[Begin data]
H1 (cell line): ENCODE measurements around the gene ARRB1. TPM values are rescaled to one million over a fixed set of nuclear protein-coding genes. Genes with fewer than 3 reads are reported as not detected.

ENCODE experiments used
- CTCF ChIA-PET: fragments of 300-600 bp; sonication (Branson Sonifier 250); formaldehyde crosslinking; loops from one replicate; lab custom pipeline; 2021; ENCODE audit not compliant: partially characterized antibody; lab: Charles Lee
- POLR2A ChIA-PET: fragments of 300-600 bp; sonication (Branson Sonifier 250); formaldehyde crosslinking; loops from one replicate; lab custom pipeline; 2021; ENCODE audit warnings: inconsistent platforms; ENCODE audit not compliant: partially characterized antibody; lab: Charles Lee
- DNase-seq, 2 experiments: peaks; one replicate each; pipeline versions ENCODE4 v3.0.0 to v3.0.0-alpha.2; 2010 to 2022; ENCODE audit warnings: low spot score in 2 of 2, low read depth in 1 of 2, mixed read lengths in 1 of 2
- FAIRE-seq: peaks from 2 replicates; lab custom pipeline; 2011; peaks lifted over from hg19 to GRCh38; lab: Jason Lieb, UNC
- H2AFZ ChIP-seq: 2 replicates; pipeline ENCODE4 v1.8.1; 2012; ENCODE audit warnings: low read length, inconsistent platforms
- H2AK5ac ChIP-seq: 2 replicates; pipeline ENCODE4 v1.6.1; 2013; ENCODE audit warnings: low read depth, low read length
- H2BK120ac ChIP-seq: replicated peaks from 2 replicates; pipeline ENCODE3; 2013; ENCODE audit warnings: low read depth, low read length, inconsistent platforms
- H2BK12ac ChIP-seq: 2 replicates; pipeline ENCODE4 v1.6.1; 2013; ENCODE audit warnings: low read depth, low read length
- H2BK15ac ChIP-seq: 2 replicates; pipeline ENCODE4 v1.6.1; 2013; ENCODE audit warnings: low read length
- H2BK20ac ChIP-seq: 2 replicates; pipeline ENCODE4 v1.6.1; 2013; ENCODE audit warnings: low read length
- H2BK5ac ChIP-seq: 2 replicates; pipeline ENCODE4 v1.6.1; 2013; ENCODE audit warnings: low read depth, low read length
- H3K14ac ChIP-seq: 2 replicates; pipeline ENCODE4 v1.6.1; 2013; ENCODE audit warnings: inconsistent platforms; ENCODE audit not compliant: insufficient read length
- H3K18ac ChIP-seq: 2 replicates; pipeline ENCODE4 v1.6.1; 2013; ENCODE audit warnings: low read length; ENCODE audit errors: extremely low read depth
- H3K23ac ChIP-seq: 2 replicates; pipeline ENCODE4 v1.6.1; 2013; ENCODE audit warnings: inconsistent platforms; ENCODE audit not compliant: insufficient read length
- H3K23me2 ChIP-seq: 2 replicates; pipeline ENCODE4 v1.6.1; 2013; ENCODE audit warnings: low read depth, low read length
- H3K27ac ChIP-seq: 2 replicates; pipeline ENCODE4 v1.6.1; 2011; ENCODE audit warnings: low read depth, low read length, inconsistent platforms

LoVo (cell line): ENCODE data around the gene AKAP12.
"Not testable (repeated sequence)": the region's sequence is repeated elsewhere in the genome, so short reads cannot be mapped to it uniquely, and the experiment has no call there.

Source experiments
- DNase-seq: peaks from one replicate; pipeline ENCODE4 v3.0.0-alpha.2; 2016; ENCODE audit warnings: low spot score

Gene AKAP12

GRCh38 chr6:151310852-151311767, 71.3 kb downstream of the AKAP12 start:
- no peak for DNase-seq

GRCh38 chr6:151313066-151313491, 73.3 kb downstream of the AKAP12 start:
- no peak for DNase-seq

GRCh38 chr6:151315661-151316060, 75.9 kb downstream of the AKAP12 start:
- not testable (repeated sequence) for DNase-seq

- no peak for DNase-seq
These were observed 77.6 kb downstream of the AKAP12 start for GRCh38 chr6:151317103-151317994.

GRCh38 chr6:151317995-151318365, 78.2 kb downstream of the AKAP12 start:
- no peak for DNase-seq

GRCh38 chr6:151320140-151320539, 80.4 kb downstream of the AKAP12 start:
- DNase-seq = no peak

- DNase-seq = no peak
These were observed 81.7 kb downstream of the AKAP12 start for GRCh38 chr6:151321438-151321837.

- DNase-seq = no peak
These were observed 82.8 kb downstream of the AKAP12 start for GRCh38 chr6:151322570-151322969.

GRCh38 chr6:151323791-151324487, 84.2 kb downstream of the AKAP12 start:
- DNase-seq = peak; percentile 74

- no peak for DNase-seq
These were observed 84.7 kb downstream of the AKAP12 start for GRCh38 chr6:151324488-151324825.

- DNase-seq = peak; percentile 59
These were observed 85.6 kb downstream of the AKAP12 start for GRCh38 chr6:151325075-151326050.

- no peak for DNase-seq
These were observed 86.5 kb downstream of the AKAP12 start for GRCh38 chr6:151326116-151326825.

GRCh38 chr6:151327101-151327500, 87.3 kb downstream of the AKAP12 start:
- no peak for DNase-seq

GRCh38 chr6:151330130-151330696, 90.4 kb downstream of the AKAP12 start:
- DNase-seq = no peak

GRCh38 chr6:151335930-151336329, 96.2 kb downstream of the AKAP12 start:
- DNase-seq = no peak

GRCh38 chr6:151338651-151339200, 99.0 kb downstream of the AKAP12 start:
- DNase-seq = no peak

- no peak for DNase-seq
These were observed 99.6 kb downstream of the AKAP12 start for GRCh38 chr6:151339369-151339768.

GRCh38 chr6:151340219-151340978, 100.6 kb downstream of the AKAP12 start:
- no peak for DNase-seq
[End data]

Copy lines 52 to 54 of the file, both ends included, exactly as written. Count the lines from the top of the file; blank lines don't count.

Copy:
GRCh38 chr6:151335930-151336329, 96.2 kb downstream of the AKAP12 start:
- DNase-seq = no peak

GRCh38 chr6:151338651-151339200, 99.0 kb downstream of the AKAP12 start: